4. On a minor note, I doubled the recipe.

To be honest, I was expecting it to taste like matzo, kinda bland and crappy for a bread substitute. However, it turned out great! I think it would have been even better if I’d used chicken fat and broth, especially since the one vegetarian who could eat gluten didn’t show, but eh. Next year, with schmaltz, in Jerusalem!

I have reproduced the original recipe below, as seen on Bon Appétit, for reference:

Matzo Stuffing

1 ounce dried shiitake mushrooms
6 tablespoons chicken fat or olive oil, divided
1 1/4 cups chopped onion
1 cup chopped celery
2 garlic cloves, chopped
6 sheets lightly salted matzo, broken into 1- to 1 1/2-inch pieces
3 1/3 cups low-salt chicken broth, divided
2 tablespoons chopped fresh Italian parsley
2 teaspoons chopped fresh thyme


  • Place mushrooms in medium bowl; add enough hot water to cover. Let soak until mushrooms are soft, at least 30 minutes and up to 2 hours. Drain mushrooms; slice. DO AHEAD Can be made 1 day ahead. Cover and refrigerate.
  • Heat 2 tablespoons chicken fat in heavy large skillet over medium heat. Add onion, celery, and garlic. Sauté until celery is soft and beginning to brown, about 20 minutes. Add matzo; pour 3 cups broth over. Simmer until broth is absorbed and matzo is very soft, about 15 minutes.
  • Meanwhile, heat 2 tablespoons chicken fat in another large skillet over medium heat. Add mushrooms and sauté until heated through, about 3 minutes. Add remaining 1/3 cup broth. Simmer until most broth evaporates, about 3 minutes.
  • Add remaining 2 tablespoons chicken fat to mushrooms. Scrape matzo mixture into skillet with mushrooms. Cook over high heat until stuffing is golden brown, turning over in sections with spatula, about 10 minutes. Season to taste with salt and pepper. Sprinkle with parsley and thyme.

Recipe by Brian Bistrong, Chieun Ko Bistrong
h/t Bon Appétit

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Autism and the Measles Vaccine Debate

Really, there is no debate. As Neil deGrasse Tyson said, “The good thing about science is that it’s true whether or not you believe in it.” My opinion, which is based in decades of scientific research by people way more qualified than I am, is that unless you have a compromised immune system, have an allergy to a vaccine’s ingredients, or have some other contraindication based on actual medical science, you should get your ass vaccinated. On time.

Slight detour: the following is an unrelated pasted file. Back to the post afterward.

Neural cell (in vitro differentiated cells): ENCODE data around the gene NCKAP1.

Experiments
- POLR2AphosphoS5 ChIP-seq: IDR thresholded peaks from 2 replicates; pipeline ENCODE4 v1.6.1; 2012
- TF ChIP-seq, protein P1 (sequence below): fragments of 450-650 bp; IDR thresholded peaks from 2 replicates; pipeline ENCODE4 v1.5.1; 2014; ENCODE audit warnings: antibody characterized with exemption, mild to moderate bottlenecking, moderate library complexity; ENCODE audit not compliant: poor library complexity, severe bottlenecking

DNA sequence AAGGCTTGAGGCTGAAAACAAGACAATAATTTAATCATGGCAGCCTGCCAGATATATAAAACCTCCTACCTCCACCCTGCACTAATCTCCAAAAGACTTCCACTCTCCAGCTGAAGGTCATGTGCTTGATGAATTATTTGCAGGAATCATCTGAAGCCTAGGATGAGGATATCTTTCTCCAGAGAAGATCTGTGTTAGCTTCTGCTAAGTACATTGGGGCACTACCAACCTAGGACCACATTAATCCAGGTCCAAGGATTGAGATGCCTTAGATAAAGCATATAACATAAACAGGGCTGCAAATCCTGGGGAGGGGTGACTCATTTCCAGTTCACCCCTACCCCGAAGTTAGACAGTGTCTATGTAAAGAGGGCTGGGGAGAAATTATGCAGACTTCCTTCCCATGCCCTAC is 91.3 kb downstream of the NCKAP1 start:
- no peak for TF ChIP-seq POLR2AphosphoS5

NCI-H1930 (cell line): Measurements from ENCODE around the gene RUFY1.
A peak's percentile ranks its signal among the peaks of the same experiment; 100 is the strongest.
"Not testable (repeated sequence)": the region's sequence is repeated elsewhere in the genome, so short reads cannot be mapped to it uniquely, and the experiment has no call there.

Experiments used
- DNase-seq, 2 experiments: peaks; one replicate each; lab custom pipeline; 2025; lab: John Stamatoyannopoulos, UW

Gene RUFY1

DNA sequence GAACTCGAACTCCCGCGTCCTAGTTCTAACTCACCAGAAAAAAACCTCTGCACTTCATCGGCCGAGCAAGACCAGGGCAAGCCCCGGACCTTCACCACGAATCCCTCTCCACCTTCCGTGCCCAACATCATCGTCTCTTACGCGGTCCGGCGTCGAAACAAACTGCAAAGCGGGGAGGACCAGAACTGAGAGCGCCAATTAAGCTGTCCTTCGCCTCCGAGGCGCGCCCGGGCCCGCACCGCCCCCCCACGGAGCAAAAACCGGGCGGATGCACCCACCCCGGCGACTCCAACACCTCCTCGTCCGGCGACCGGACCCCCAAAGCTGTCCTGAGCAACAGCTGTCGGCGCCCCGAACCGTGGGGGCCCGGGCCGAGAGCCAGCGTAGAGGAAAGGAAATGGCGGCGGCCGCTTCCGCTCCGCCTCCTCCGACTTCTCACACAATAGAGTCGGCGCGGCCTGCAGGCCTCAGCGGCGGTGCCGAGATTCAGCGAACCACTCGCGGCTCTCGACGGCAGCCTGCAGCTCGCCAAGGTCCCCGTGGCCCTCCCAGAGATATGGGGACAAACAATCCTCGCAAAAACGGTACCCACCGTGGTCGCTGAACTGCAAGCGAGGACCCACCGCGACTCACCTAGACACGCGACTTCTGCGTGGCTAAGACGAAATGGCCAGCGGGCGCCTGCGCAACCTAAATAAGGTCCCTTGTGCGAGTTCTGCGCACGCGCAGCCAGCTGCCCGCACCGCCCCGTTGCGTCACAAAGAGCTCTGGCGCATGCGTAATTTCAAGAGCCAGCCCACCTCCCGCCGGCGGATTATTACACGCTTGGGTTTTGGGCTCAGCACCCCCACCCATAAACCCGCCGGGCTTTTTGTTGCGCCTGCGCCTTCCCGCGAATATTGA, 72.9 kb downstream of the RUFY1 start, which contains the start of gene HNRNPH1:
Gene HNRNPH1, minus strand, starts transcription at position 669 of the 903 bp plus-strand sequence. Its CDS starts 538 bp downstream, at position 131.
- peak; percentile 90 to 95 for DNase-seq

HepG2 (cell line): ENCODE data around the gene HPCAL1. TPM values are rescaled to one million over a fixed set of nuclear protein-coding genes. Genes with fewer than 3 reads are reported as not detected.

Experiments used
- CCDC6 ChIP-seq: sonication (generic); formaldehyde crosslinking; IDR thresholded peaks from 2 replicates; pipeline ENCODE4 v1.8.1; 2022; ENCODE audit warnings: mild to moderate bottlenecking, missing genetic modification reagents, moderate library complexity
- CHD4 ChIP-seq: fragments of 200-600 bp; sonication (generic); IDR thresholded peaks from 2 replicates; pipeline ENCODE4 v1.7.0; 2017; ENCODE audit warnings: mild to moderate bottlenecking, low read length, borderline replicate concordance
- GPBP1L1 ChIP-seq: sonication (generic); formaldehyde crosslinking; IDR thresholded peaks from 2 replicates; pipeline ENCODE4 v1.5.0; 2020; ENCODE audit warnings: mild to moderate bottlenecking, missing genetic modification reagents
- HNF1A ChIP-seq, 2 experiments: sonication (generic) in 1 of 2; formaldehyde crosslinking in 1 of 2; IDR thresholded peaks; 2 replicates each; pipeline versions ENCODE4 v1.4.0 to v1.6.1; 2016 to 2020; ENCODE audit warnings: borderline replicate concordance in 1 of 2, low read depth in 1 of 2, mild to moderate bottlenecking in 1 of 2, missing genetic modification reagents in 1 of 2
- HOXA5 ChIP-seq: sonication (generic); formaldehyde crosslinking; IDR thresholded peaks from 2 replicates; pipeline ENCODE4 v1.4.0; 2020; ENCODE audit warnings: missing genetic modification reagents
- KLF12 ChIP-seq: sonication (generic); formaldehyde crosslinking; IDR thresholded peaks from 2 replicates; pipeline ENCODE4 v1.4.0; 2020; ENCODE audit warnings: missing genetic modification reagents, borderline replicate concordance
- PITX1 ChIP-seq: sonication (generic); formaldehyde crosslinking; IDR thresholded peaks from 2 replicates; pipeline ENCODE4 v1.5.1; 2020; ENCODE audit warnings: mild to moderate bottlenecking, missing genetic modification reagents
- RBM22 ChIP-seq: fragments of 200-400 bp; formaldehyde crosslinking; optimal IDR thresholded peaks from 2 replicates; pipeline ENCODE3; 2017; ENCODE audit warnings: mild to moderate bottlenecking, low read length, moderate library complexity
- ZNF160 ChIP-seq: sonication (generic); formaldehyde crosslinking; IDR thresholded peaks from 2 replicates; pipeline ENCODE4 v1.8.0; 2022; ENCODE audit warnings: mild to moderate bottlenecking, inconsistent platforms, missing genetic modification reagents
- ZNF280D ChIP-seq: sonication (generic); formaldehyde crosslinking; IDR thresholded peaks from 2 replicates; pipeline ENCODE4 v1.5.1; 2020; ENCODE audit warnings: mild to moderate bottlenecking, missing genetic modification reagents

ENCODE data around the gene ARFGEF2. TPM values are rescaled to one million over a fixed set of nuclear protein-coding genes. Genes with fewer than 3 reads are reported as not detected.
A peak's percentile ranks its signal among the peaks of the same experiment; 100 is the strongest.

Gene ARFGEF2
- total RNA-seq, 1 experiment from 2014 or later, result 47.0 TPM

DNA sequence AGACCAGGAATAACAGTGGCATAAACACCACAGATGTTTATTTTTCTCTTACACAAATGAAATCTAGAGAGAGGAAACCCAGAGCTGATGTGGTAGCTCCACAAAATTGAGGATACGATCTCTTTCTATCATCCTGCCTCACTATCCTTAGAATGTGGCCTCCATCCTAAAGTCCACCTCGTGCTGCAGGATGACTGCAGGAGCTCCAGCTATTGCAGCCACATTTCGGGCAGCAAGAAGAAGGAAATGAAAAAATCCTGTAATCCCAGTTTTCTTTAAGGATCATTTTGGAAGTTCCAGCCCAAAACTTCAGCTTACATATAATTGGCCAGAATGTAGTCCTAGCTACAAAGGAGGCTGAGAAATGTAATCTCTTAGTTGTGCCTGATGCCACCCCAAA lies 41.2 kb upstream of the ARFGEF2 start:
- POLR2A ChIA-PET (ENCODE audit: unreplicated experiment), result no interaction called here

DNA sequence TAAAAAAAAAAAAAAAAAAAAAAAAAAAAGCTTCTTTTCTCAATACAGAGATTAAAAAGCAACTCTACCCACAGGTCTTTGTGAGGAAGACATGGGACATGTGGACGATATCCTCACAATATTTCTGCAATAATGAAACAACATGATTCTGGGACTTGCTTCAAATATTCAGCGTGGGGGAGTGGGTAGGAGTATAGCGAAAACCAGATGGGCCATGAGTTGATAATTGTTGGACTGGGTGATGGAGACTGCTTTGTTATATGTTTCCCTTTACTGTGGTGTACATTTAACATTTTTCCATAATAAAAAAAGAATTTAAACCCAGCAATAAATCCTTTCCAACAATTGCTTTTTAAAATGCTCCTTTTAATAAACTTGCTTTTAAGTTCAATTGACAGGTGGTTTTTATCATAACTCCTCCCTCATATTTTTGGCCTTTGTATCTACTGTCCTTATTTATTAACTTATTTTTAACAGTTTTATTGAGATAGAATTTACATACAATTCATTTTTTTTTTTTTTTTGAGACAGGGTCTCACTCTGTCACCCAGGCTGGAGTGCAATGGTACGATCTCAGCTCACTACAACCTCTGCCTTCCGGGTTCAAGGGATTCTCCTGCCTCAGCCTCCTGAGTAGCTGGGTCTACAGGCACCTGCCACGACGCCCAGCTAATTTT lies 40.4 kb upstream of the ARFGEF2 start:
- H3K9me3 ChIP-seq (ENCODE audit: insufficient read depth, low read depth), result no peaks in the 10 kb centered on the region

I know this is an unpopular opinion in some circles; I’ve lost friends over my resoluteness in this matter. When people cite Andrew Wakefield, my response has always been this:

“Even if vaccines did cause autism, I’d rather my kid be autistic than dead.”

My recent discovery of a decades-old autism diagnosis does not change my mind one bit. And it looks like I’m in good company. Sarah at The Archipelago wrote about the very topic of autism vs. measles. She took the words right out of my brain. I wouldn’t be surprised I’ve said exactly the following at some point:

Vaccines don’t cause autism. But even if they did, is being like me really a fate worse than death?

Please read it, no matter which side you’re on.

Link: The Archipelago – I’m Autistic, and Believe Me, It’s a Lot Better than Measles.

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Holy Sugar, It’s Candy Corn Season!

With a blog named Sugar Palace, I figure I should talk about candy. It’s been autumn (in the Northern Hemisphere) for a few days now, so candy corn is ubiquitous. I first noticed it at Stop & Shop in late July.

Stop and Shop had Halloween candy in July
Stop & Shop Halloween candy display. Photo taken by Dee on July 27, 2014.